Educating GenZers

A recent report by Jeffrey Selingo of The Chronicle of Higher Education, “The New Generation of Students,” discusses the learning habits of Gen Z students (Gen Zers), those born between 1995 and 2012, and implications for higher education.  It is an interesting read that contrasts the habits of Gen Zers versus Millennials (born 1980 to 1995) and Generation X (1965 to 1980).

I was encouraged to learn that this generation is concerned with an education that can be applied and is open to a mix of learning styles – but extremely interested in experiential learning.  A few takeaways that grabbed my attention, especially with our approach at UMass Lowell:

  • Degree relevance and job placement are crucial: GenZers are focused on education that leads to a career.  The Francis College of Engineering offers eight bachelor’s degree programs with additional options and minors such that a student can tailor their education to their desired career outcomes.  Furthermore, job placement rates have been well over 90 percent across all Engineering majors for a number of years – our graduates are in high demand from employers across the region, state, and nation.
  • Value and low debt are important: This generation is extremely concerned with rising student debt and its potential to alter or delay life-changing decisions, such as moving for a job, buying a house, or starting a family.  At UMass Lowell, our mission statement specifically uses the word “affordable,” as we strive for accessibility by keeping tuition low and providing significant financial aid.  According to, 89% of student need is met.  Furthermore, we offer many forms of student employment while on campus and our professional co-op programs, especially in Engineering, provide students the opportunity to gain valuable experience while making competitive wages.
  • Services trump amenities: While every student wants the opportunity to exercise in a shiny new gymnasium, this generation would rather receive support in areas ranging from tutoring and career services to counseling and wellness. As noted by these links, UMass Lowell is dedicated to helping students succeed, in and out of the classroom.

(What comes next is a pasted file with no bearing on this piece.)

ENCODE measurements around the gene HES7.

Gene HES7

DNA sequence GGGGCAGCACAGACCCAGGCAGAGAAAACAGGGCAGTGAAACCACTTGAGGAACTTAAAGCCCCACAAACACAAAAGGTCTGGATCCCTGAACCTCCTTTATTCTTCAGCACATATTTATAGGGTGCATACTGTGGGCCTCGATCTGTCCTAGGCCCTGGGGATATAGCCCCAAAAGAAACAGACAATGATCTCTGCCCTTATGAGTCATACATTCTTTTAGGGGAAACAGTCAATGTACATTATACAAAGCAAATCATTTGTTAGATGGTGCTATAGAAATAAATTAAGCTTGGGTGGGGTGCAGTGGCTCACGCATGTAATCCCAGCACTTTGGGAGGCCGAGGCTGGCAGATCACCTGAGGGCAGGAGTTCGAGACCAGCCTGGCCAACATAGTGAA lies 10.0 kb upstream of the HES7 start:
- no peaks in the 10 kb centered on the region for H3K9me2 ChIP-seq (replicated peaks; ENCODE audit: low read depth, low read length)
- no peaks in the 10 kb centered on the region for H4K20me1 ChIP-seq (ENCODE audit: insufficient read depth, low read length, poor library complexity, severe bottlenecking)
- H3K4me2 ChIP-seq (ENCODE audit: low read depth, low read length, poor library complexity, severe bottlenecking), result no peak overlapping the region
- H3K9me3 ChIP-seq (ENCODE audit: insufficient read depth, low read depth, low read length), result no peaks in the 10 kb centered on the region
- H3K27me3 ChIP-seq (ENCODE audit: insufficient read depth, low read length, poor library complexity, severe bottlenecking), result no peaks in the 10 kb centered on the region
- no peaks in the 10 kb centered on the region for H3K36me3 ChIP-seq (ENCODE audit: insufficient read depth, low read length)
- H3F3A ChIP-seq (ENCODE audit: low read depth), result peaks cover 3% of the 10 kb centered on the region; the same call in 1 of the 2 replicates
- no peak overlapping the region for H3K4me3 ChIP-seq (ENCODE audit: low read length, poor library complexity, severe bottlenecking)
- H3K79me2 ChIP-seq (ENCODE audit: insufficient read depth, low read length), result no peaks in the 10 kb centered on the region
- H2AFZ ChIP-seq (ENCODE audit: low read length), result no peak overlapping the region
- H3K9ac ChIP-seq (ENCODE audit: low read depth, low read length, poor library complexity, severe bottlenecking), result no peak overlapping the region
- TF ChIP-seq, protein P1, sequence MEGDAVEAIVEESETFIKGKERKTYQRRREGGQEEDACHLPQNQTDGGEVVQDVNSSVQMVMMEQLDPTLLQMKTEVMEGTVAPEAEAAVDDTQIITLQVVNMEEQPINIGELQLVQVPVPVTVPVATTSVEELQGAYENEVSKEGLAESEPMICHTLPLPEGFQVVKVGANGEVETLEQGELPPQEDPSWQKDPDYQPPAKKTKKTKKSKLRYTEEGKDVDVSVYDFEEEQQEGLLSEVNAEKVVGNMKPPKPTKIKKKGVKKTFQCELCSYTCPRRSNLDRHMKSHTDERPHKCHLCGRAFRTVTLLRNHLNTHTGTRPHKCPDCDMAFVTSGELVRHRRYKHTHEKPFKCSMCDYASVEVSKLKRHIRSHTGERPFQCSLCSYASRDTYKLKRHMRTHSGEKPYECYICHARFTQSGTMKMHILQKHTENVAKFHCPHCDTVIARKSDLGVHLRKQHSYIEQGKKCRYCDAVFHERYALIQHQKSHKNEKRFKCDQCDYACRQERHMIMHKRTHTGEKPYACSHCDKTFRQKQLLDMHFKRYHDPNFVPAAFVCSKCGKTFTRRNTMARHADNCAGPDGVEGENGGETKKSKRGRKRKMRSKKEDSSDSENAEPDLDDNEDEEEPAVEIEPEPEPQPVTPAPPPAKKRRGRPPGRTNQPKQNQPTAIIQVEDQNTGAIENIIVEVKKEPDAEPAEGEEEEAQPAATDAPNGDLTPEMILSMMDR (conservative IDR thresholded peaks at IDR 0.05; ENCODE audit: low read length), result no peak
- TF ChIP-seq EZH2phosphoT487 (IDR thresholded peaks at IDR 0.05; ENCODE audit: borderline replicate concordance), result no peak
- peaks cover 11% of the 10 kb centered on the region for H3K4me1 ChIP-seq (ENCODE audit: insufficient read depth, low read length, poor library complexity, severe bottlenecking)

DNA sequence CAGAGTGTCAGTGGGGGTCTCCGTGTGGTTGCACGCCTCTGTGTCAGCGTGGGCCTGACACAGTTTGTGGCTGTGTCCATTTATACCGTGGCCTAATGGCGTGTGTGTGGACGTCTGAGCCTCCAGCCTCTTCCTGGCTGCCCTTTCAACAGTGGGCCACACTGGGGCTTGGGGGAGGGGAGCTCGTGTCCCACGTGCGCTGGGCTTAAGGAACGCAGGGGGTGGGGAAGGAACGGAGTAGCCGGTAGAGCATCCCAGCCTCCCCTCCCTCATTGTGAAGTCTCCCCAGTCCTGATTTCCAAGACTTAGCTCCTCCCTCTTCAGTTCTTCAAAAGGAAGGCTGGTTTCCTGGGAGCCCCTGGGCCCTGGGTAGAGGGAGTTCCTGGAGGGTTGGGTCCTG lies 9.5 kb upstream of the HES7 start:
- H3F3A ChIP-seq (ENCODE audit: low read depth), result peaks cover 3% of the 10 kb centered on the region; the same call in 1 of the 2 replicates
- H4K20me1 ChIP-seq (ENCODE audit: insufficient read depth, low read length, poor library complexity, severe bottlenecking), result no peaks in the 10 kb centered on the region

• Experiential learning: The study reports on the desire for students to apply their knowledge from research projects to internships, both independently and collaboratively.  In my opinion, this is a strength of UMass Lowell.  In Engineering, we pride ourselves in providing a hands-on education, seen clearly through our large number of laboratory course offerings.  However, the opportunities outside of the classroom are even greater – professional co-op, student club competitions, innovative senior design options, research opportunities, and the annual DifferenceMaker Idea Challenge and Prototyping Competitions – just to name a few!
  • Soft skills and entrepreneurship: I lumped these two items together because, in my opinion, they go hand-in-hand.  Being entrepreneurial requires that one looks for opportunities to improve a situation or start something new that is valuable.  To do so takes creativity and grit, but it also takes the soft skills – communication, persuasion, and leadership – to bring great ideas to fruition.  Our DifferenceMaker program provides training and workshops on these topics, but also sponsors competitions that allow students to practice what they have learned.  An astounding 19 companies have been formed from our last six years of competitions!  Furthermore, the River Hawk Experience Distinction is a credential that combines coursework with experiential learning to guide students in developing soft skills.  Areas include Leadership, Entrepreneurship, Global Engagement and Community Engagement.

This list fills me with great optimism!  If students are looking for value and support on a career path that is defined by experiential learning to develop skills beyond a textbook, then faculty should be excited about our next generation of learners.